Captain Planet Foundation Helps Youth Tackle Environmental Challenges

Want to protect the environment? One promising strategy is educating upcoming generations about environmental issues. Kids are not only more likely to be ecologically attuned consumers and voters when they grow up, but can be persistent advocates for conservation when they're still little. Just ask any parent who's been nagged by their children about recycling or saving energy and water. 

In the past, we've looked at a number of funders that work on environmental educational opportunities for youth, and here's another: Captain Planet Foundation (CPF). 

Co-created by CNN founder Ted Turner, Captain Planet and the Planeteers was a 1990-1993 cartoon series portraying five superheroes out to save the Earth. A sequel series ran until 1996. In a recent interview with Bloomberg.com, Turner said, “The world needs him now more than ever.”

Inspired by the vision of the series, Turner founded the Captain Planet Foundation (CPF) in 1991. It's still going strong today, now chaired by his daughter Laura Turner Seydel. The Atlanta-based foundation funds hands-on, local environmental improvement projects for youth.

Recently, for example, it awarded a grant of $2,500 to Lewis and Clark Community College, of Godfrey, Illinois to enhance its Stream Discovery Program. That may not sound like a lot of money, but funds like that can go far at a small school.

In addition to offering small and special grants, the foundation is backing the installation of hundreds of learning gardens at public schools in Georgia and California to teach students about natural systems and the origins of foods. The program has a comprehensive multidisciplinary lesson plan so students get exposed to math, history and heath while engaging in an outdoor activity.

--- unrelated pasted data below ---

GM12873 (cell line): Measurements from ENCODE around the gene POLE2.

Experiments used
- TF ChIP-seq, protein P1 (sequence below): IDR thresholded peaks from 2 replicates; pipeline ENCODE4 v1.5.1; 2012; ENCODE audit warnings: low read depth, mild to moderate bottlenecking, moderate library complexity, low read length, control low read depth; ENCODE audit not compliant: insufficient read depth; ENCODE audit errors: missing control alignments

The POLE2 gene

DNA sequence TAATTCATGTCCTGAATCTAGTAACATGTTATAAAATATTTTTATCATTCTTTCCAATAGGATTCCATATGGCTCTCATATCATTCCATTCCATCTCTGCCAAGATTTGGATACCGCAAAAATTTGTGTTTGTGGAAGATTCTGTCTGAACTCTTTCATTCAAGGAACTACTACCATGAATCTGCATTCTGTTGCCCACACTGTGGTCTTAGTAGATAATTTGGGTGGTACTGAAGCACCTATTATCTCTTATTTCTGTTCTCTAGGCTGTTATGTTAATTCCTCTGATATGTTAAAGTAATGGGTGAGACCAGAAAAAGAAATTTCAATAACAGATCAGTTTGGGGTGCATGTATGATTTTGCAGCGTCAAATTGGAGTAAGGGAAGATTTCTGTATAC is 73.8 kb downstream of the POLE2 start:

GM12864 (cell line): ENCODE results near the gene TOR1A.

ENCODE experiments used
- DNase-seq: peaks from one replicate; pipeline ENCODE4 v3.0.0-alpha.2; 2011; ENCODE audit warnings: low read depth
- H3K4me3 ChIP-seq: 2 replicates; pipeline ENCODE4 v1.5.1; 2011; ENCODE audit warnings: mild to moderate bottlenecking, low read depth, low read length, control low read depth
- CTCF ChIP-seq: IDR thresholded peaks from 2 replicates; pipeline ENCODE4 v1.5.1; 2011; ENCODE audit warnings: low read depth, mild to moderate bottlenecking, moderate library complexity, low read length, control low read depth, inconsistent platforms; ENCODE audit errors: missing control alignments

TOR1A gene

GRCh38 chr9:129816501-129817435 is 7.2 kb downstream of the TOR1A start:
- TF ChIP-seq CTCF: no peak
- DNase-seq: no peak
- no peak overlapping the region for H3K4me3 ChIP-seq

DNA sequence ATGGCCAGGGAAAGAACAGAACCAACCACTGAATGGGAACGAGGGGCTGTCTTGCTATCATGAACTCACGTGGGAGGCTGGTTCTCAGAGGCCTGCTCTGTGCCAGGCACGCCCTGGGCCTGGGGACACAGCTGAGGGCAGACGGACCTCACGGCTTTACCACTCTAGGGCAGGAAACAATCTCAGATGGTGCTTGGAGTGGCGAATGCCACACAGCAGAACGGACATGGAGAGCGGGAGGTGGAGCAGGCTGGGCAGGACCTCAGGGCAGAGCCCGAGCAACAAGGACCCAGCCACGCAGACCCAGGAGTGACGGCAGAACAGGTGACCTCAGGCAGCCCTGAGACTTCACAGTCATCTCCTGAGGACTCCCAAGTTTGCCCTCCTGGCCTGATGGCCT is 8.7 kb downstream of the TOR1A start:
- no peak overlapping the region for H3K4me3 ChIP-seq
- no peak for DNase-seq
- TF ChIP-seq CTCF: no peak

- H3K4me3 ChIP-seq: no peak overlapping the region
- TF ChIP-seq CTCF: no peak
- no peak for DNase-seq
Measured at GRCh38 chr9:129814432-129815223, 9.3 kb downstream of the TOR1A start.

CPF also supports afterschool “Planeteer Clubs,” not to provide students with rings that convey superpowers, but to engage them in conservation activities. The foundation says that it has funded 1,915 projects, and 1,183,055 kids while impacting more than 10 million.

Lewis and Clark Community College is a two-year, post-secondary school with three campuses, community education and training centers and a river research center. Founded in 1970, it began with 450 students and now teaches more than 20,000 credit and non-credit students each year.

Stream Discovery is a program of the National Great Rivers Research and Education Center that offers students a chance to monitor the water quality in their communities by assessing the health of local streams through observing, measuring pH and temperature, and surveying populations of macro-invertebrates. The data are then uploaded to National Geographic’s online FieldScope online database for mapping and graphing. Cool stuff, right? 

“We very much appreciate the Captain Planet Foundation funding our Stream Discovery program this year,” said Lewis and Clark Stream Discovery Coordinator Matt Young. “These funds will allow us to purchase additional stream monitoring supplies and continue to expand this program to schools throughout the state.”

 “This is one of the few projects from across the country that we chose to fund,” said Leesa Carter, executive director of the Captain Planet Foundation. “It is our hope that our combined efforts will educate, empower, involve and invest today’s youth to cultivate a better tomorrow.”

The Captain Planet foundation is currently soliciting applications for its EcoTech grants program, which will award 16 $2,500 grants to schools or non-profits to engage children in Science, Technology, Engineering and Math (STEM) to tackle local environmental issues. Apply here. The grant deadline in April 30, 2015.